Staring Don Cheadle as Paul Rusesabagina the Hutu house manager for a Kigali hotel with Jean Reno in a camio role as his Belgian CEO in Lisbon and Nick Nolte as a Canadian colonel working for the UN.

This is the story of a westernised Rwandan who feels that he is above the Hutu / Tutsi conflict and believes not only that he is equal to white people but also that they view him as an equal. These beliefs are destroyed in 1994 one by one as his white manager flees, the Hutu army and militia (Interahamwe) attack his friends, family and hotel, and his white guests are rescued leaving him to protect 1250 ‘cockroaches’ from his fellow Hutu.

There is a sharp dichotomy between the white people who appear in person (hotel guests, UN officers, aid and church workers and journalists) who are mostly concerned and often working desperately to stop or save people from the genocide and the invisible white people outside Rwanda who are voices on the radio and telephone (diplomats and politicians and by implication the rest of us) who did nothing beyond arguing whether we could use the word genocide or not while 600,000 to 1,000,000 people were being killed based on whether their ID card had "HUTU" or "TUTSI" written on it.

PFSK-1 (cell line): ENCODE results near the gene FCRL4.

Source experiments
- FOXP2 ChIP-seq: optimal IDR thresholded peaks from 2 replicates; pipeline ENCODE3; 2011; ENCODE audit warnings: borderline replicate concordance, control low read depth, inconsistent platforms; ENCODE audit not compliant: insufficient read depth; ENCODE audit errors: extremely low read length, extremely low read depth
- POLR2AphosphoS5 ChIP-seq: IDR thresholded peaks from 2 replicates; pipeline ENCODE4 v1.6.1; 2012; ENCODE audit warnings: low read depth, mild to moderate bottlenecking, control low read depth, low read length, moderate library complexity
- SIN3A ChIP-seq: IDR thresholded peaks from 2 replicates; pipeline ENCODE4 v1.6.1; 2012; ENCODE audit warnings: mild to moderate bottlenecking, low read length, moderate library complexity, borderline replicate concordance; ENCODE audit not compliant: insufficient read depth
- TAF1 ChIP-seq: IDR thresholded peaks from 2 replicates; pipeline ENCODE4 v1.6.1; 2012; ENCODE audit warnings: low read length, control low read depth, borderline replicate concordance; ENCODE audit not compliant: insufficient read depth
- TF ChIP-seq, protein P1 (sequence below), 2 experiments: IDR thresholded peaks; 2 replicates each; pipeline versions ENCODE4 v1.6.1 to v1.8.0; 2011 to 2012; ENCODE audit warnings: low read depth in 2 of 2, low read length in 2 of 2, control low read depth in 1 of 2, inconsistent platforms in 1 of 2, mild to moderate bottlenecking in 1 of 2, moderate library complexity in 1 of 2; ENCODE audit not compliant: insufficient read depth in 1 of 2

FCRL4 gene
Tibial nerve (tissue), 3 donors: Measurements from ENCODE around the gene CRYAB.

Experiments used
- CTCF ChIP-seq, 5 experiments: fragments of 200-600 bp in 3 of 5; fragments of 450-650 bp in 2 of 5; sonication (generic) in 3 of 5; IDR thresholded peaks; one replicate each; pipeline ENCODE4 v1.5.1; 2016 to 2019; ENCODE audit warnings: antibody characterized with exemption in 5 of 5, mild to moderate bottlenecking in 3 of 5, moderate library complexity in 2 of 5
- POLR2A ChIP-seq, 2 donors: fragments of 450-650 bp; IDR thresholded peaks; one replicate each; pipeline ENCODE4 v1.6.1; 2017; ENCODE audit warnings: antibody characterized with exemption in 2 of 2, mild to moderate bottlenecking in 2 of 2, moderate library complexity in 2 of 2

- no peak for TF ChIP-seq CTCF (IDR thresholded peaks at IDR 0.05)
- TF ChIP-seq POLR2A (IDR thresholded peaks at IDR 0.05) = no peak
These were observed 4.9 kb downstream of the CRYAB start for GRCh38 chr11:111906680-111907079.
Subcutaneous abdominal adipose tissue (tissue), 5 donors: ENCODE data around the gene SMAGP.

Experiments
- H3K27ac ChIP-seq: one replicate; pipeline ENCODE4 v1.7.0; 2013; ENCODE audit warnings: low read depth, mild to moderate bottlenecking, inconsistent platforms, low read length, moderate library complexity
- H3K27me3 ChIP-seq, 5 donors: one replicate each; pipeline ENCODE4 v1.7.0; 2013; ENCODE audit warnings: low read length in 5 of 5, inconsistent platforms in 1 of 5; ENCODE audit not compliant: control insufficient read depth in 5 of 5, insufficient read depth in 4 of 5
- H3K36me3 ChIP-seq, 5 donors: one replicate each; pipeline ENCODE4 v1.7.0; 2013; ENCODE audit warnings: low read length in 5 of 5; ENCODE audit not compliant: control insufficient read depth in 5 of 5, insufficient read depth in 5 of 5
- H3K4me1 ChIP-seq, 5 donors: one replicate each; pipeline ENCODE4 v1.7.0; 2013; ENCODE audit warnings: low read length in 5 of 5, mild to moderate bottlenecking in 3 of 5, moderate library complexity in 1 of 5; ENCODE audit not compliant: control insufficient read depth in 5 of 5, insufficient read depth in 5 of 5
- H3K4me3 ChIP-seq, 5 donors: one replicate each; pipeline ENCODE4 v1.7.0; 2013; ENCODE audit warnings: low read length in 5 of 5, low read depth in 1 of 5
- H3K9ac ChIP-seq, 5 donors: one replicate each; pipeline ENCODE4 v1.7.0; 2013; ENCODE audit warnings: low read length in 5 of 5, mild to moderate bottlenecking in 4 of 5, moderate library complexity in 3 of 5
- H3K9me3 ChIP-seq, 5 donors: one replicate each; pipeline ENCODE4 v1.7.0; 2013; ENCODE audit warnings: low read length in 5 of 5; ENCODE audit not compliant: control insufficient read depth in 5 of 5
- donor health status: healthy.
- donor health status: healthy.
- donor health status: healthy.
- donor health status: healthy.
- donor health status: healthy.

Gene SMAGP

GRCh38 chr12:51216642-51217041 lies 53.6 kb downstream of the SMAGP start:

Along with this political message is a survival film with surprisingly little blood or violence and plenty of suspense and tension even though we know what will happen. Between the killing, hiding, bribing, rescue attempts etc an awful lot of alcohol is drunk. It is one thing the UN, Tutsi and Hutu have in common.

I enjoyed the film and would recommend it to anyone who likes tension during a movie and something to think about afterwards.

Ian’s Rating 4/5
Anne's Rating 4/5


Our first festival outing had a definite "ick" factor, which wasn't all to do with the film. The woman next to us kicked over her beer, which she had left on the floor, shortly after she arrived. The usher, who came to mop up the mess, commented cheerfully that she had cleaned up much worse - film patrons seem to have a tendency to vomit, and if its a late night showing, wet their seats. This could make a person resolve only to watch movies on DVD in the comfort of their own homes, but since we've paid for all our tickets we will just have to soldier on, bravely. I'm wondering about suggesting a pocket in the seat in front of you for sick bags and absorbent cloths - and maybe disposable seat covers. Anyhow, back to the film.